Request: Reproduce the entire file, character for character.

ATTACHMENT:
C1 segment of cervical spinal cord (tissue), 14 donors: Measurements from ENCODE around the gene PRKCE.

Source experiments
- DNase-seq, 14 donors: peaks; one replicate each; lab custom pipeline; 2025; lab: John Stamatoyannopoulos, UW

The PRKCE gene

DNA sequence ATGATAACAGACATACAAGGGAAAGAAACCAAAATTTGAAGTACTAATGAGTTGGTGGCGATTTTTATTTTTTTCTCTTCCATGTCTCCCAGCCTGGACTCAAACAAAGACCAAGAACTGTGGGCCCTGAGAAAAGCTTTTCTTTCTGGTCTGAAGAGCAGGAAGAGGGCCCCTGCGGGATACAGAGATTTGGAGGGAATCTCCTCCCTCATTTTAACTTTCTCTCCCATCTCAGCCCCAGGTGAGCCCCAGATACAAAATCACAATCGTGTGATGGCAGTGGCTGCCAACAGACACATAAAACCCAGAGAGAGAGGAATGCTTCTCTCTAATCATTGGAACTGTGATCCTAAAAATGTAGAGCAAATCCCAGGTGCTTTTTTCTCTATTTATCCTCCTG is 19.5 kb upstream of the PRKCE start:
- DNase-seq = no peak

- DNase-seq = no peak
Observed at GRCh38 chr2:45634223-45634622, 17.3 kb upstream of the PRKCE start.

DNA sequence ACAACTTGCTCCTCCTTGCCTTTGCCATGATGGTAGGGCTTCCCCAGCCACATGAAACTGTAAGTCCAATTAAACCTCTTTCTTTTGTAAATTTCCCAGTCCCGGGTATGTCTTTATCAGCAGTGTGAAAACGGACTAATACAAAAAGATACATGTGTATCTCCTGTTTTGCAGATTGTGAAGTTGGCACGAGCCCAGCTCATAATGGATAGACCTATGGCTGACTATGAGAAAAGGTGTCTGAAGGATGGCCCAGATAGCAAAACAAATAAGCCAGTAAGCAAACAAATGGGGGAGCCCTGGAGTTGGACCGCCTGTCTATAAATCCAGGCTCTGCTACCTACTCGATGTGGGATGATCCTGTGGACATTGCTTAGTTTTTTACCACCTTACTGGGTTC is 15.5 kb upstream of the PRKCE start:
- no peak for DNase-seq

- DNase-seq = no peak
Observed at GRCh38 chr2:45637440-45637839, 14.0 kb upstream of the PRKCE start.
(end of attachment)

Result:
C1 segment of cervical spinal cord (tissue), 14 donors: Measurements from ENCODE around the gene PRKCE.

Source experiments
- DNase-seq, 14 donors: peaks; one replicate each; lab custom pipeline; 2025; lab: John Stamatoyannopoulos, UW

The PRKCE gene

DNA sequence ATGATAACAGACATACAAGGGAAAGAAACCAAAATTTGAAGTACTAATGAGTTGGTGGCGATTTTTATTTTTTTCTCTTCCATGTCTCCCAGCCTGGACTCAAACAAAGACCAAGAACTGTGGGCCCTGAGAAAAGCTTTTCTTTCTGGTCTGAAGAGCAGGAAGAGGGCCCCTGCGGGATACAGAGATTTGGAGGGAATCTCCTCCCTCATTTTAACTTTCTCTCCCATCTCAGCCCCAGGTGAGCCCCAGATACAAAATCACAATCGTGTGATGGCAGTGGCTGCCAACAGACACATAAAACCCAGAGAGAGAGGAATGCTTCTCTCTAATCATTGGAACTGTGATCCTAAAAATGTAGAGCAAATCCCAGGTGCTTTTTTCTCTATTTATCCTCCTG is 19.5 kb upstream of the PRKCE start:
- DNase-seq = no peak

- DNase-seq = no peak
Observed at GRCh38 chr2:45634223-45634622, 17.3 kb upstream of the PRKCE start.

DNA sequence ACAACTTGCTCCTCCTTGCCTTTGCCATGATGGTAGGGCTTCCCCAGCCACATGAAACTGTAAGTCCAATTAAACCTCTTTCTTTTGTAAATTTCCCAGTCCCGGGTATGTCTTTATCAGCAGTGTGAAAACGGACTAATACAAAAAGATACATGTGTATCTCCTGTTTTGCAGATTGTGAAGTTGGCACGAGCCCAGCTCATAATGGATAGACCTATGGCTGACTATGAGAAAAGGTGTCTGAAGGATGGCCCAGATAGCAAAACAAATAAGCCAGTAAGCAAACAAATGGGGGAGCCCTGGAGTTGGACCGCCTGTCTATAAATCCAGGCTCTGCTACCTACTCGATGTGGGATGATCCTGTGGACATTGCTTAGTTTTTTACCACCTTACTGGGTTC is 15.5 kb upstream of the PRKCE start:
- no peak for DNase-seq

- DNase-seq = no peak
Observed at GRCh38 chr2:45637440-45637839, 14.0 kb upstream of the PRKCE start.